FEBRUARY 5, 1955
NEW YORK—The annual American Red Cross drive for 1955 takes place next month, and all over the country individual chapters have been getting ready by reviewing their work and presenting reports and reporting accomplishments of the past year.
I have before me the report of the Brooklyn Chapter and it does make one feel that this organization comes very close to the lives of individual people.
True, there are many programs within the framework of the Red Cross that do not touch individual lives, but you think of them purely as general programs.
In Brooklyn, the New York Regional Red Cross blood program collected 30,474 pints of blood, of which 21,724 pints were used in Brooklyn to help more than 9,000 patients in over 40 hospitals. This was about one-third of all the blood used in Brooklyn, and this program is becoming more and more important to the hospitals and the doctors who must perform the operations in them. In addition, hundreds of units of Red Cross blood derivatives, such as gamma globulin, serum albumin and fibrinogen were received and used in Brooklyn.
Brooklyn had 8,189 uniformed volunteers who performed a great variety of services; 9,292 assignments were filled by the motor service; 1,466,442 surgical dressings and 7,862 hospital garments and linens were made by these volunteers who also worked in 132 hospitals.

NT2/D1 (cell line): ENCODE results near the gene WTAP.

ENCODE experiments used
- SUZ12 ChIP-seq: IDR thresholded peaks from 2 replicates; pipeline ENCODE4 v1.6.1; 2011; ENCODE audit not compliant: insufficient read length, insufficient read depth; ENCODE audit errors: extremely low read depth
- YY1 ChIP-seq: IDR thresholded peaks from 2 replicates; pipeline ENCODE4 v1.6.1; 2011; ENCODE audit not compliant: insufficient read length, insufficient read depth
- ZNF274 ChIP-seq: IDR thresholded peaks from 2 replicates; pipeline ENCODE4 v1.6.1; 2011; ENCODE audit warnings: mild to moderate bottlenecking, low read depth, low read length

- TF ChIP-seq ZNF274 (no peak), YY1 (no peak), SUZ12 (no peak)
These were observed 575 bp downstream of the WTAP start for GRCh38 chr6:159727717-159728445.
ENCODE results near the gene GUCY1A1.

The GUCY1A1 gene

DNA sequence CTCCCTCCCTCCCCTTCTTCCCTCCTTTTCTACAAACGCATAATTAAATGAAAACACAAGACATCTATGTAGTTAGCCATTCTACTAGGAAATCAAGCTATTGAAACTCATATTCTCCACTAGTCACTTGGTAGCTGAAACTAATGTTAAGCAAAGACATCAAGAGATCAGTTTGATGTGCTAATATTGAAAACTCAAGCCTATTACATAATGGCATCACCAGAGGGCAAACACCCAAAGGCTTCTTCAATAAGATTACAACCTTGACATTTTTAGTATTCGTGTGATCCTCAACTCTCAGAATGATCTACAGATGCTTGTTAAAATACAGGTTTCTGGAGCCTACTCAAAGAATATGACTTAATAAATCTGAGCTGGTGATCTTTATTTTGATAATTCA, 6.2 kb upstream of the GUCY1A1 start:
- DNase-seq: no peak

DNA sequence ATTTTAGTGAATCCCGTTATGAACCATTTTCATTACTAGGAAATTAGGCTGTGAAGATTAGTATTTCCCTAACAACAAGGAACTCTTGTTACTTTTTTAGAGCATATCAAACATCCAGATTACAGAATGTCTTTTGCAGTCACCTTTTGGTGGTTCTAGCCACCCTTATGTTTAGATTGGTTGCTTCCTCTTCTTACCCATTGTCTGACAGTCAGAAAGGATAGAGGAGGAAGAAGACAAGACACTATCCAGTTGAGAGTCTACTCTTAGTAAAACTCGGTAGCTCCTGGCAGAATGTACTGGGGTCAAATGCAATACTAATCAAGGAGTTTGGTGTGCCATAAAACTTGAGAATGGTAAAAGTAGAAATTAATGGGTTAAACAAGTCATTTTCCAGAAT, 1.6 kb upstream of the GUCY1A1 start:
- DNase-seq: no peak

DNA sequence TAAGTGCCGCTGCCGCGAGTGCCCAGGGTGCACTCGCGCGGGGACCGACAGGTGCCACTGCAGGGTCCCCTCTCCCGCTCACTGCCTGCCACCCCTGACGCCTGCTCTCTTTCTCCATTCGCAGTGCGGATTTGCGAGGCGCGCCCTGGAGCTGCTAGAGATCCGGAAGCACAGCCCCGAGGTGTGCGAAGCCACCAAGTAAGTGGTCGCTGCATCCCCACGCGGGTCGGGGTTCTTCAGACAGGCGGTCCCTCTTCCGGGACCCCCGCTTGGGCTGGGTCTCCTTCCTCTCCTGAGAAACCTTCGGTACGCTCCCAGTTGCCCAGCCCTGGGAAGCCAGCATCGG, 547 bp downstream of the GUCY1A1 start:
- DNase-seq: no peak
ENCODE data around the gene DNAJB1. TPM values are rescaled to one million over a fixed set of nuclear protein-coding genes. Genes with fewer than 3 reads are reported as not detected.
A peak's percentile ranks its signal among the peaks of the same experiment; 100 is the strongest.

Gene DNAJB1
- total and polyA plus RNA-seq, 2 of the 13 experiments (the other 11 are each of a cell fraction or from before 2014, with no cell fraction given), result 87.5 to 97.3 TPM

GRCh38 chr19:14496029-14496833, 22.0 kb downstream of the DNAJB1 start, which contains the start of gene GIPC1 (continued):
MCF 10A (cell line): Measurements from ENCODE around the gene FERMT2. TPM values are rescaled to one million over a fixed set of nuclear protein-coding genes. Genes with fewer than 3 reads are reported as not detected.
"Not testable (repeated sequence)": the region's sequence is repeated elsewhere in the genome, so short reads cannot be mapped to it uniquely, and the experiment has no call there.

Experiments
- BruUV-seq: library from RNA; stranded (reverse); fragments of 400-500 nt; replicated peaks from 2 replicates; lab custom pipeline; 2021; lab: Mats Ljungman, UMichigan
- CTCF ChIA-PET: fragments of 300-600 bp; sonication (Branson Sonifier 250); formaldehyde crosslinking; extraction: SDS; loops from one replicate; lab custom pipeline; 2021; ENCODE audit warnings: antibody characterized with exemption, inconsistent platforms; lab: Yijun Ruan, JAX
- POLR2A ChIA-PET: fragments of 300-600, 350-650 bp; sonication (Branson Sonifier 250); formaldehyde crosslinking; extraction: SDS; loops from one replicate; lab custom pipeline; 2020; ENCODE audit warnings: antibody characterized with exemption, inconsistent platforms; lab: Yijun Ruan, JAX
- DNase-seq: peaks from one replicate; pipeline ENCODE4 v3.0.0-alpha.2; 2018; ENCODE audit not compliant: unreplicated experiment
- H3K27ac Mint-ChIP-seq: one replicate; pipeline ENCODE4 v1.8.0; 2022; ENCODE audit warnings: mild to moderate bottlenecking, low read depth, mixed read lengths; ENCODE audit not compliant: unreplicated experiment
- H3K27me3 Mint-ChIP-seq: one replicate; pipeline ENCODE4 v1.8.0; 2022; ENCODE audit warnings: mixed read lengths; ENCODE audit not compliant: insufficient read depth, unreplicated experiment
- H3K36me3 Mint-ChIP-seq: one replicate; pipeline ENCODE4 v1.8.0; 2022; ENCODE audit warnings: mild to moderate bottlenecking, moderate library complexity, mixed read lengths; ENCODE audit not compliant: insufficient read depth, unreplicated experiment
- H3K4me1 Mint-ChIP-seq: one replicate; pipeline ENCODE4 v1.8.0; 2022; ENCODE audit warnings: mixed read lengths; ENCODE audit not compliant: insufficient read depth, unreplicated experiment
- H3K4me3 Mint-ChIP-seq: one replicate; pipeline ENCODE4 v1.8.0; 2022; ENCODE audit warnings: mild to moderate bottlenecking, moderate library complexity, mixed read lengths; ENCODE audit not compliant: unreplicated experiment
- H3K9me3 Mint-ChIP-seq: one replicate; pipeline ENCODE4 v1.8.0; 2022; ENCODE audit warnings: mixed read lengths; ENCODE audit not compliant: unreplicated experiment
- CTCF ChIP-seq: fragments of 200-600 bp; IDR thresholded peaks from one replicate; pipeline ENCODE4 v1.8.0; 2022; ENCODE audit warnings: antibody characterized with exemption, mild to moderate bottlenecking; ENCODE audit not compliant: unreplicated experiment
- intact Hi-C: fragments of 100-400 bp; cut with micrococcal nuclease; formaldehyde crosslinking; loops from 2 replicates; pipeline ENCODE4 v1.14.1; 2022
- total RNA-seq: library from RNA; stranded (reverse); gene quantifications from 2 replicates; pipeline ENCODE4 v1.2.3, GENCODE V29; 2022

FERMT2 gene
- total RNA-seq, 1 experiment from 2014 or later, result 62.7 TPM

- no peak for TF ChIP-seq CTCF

These volunteers visited the Veterans Administration facilities, other military installations, health centers, mental institutions, homes for the aged, and other agencies. One of their duties, which will give an idea of the volume of work, was to feed 90,867 persons in hospitals and veterans' facilities who could not feed themselves.
In many communities the Red Cross is called upon to help individuals, and for these services the Brooklyn report mentions 20,000 volunteers who contributed almost 1,000,000 hours of their time during the past year.
One famous case was the story of Pfc. Curtiss Redd, who was the sole survivor of an air crash near Tacoma, Washington. He was very badly burned, and the Brooklyn chapter made it possible for his father to fly out and be with him. A hospital worker on the West Coast wrote: "It was felt that the father's presence had much to do with Private Redd's survival."
Another instance: a mother who had not seen her Marine Corps son nor heard from him since 1931 was reunited with him by the Brooklyn Red Cross Home Service.
These are the human-interest stories that bring the Red Cross close to human beings in every community and I am sure this report could be almost duplicated everywhere in the country.